With all the extra time spent at home and uncertainty with COVID-19, now is the perfect time to be planting a victory garden.
Victory gardens were dug during World War I and World War II as a way to supplement rations and to raise morale among citizens. It was a way to feel like you were contributing to society during the uneasy time of the war. You can find old war posters encouraging people to grow food with sayings like "Sow the seeds of victory! Plant and raise your own vegetables."
The COVID-19 pandemic has put a lot of people in difficult positions whether they have been laid off, have to homeschool their children while working from home, or having to work in the stressful environment of a frontline job. People are stressed out. Spending time with your hands in some dirt is a great way to relieve stress for many people.
It can be so satisfying to grow your own food even if it is just one easy crop. If you are new to growing food, start with just a couple things. You can grow things in pots, in a 4x4 ft bed or, of course just straight in the ground. If you live in apartment you can grow food in containers. If you don't even have room for that, you can grow sprouts on your kitchen counter!
As many of us here on Thriftyfun know, growing your own food can help cut your food budget tremendously, especially if you know how to preserve your crop by canning, freezing, or drying.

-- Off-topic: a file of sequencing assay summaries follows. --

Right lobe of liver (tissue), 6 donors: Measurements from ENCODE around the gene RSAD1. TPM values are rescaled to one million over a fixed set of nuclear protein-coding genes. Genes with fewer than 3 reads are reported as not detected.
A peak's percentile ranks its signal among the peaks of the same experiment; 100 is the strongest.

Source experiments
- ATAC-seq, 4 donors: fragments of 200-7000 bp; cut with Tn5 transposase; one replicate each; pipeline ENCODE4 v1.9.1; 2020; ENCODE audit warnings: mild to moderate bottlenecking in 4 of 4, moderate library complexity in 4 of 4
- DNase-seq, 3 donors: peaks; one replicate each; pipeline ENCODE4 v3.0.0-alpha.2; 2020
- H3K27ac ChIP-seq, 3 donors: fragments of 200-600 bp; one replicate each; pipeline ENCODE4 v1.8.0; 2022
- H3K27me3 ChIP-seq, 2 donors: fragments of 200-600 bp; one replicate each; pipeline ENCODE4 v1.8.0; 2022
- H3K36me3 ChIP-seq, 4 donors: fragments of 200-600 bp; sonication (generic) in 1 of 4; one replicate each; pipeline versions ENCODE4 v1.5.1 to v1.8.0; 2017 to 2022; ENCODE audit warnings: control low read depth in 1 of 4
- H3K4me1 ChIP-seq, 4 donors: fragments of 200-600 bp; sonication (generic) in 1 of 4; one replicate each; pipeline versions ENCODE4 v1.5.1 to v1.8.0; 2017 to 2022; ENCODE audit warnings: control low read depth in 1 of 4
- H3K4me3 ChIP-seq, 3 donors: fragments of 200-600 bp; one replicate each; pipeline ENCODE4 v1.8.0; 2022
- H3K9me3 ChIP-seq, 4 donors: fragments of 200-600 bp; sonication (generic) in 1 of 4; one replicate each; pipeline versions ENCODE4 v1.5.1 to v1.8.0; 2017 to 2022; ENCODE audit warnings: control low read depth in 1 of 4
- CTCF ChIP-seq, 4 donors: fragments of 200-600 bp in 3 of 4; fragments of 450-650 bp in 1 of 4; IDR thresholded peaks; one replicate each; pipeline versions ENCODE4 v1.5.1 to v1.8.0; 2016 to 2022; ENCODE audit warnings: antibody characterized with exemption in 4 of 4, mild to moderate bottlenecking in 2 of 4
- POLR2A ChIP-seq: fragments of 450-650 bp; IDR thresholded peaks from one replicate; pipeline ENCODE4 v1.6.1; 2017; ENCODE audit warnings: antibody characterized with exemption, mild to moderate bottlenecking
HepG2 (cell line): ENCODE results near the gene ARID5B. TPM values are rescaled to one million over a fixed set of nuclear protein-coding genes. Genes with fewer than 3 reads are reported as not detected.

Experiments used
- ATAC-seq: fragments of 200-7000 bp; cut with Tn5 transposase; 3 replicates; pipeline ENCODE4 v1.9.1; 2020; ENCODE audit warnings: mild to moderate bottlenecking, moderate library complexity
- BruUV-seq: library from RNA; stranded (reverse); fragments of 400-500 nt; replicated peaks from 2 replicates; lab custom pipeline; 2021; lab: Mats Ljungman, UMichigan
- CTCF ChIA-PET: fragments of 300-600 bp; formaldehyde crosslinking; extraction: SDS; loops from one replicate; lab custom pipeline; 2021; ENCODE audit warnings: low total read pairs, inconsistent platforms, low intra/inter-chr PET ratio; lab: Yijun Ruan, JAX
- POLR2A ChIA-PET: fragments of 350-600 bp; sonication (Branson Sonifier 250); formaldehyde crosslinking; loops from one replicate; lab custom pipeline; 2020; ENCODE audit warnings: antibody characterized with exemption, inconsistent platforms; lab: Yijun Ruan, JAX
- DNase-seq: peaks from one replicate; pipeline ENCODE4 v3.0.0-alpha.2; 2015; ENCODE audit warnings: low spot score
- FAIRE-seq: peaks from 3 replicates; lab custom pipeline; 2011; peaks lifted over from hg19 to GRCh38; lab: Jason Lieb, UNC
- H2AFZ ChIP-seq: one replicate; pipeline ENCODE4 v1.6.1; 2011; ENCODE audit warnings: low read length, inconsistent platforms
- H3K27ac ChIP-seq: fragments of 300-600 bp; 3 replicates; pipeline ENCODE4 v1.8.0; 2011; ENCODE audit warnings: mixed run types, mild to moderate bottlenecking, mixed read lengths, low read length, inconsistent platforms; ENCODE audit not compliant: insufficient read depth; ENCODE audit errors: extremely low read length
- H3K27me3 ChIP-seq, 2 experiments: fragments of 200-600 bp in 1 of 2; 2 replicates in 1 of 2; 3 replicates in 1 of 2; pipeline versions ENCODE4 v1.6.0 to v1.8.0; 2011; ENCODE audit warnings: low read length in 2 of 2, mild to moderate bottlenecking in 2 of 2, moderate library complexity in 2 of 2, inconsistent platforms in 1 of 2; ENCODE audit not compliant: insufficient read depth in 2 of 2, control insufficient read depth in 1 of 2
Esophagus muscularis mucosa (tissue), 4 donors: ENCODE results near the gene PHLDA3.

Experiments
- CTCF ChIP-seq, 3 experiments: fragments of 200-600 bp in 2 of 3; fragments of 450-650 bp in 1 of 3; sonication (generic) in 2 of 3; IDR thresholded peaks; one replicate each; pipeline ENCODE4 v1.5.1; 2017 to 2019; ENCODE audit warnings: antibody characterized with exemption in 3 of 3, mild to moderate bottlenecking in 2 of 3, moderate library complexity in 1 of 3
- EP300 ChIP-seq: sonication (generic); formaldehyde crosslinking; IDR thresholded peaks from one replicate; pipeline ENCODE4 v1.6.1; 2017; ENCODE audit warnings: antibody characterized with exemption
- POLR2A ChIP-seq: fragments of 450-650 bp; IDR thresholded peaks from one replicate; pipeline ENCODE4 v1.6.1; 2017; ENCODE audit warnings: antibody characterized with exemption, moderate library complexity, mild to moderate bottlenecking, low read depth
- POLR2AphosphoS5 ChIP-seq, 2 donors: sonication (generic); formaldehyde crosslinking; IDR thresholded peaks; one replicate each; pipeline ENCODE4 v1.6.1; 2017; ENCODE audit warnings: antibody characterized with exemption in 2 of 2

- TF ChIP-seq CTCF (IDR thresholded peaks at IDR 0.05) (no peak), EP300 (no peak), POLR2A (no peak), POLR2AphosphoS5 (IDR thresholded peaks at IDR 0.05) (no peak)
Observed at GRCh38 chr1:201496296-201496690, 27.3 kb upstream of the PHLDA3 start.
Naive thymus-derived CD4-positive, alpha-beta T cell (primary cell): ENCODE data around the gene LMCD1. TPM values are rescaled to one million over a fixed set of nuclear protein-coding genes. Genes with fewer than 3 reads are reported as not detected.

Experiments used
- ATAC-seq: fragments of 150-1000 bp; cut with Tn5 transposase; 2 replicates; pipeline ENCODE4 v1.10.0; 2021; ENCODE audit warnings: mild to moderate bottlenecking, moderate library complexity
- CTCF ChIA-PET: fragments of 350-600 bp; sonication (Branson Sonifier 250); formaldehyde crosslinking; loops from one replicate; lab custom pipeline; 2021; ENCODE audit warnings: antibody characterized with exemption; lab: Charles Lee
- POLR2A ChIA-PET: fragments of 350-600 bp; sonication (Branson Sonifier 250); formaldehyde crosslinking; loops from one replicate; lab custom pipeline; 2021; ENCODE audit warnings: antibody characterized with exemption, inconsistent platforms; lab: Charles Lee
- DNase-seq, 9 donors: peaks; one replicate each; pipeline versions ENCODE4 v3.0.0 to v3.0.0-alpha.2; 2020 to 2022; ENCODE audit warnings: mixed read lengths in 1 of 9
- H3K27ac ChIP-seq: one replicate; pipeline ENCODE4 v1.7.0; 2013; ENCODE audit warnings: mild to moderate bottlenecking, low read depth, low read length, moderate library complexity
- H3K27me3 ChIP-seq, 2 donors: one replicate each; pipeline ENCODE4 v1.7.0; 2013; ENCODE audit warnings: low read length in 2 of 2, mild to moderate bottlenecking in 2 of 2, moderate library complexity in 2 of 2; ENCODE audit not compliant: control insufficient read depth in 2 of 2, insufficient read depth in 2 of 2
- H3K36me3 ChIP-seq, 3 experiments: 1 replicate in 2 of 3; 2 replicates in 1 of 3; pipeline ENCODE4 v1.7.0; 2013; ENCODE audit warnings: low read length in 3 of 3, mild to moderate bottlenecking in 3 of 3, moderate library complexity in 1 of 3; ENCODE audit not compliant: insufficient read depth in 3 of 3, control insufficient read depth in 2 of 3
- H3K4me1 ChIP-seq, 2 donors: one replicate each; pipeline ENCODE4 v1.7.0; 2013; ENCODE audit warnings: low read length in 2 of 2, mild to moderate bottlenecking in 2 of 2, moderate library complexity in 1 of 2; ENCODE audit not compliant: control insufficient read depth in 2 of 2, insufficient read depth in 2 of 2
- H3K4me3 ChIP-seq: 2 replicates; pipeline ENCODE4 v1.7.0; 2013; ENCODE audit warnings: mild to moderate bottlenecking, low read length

Uprising Seeds has a program called Grow It Forward that allows people with a little extra money to buy seeds for someone who doesn't. This link to were you can get a bundle of 5 seed packets for free (actually they have to charge you $1 as required by their shipping service).
I have started planting my garden and have gotten my kids involved with helping in the yard. It is a great way to get out of the house and away from the screens. Who else is growing a victory garden this year? What are you growing?
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One of our members mentioned that she now considers her patio garden a Victory Garden. Victory gardens, also called war gardens or food gardens for defense, were vegetable, fruit, and herb gardens planted at private residences in the United States, Canada, and United Kingdom during World War I and World War II.
During WWII, Britain and the United States pushed their citizens to plant "victory gardens." These gardens were marketed to help the war effort by reducing the demand for food on the country (people grew their own instead of purchasing it), thus reducing the cost of food for the troops.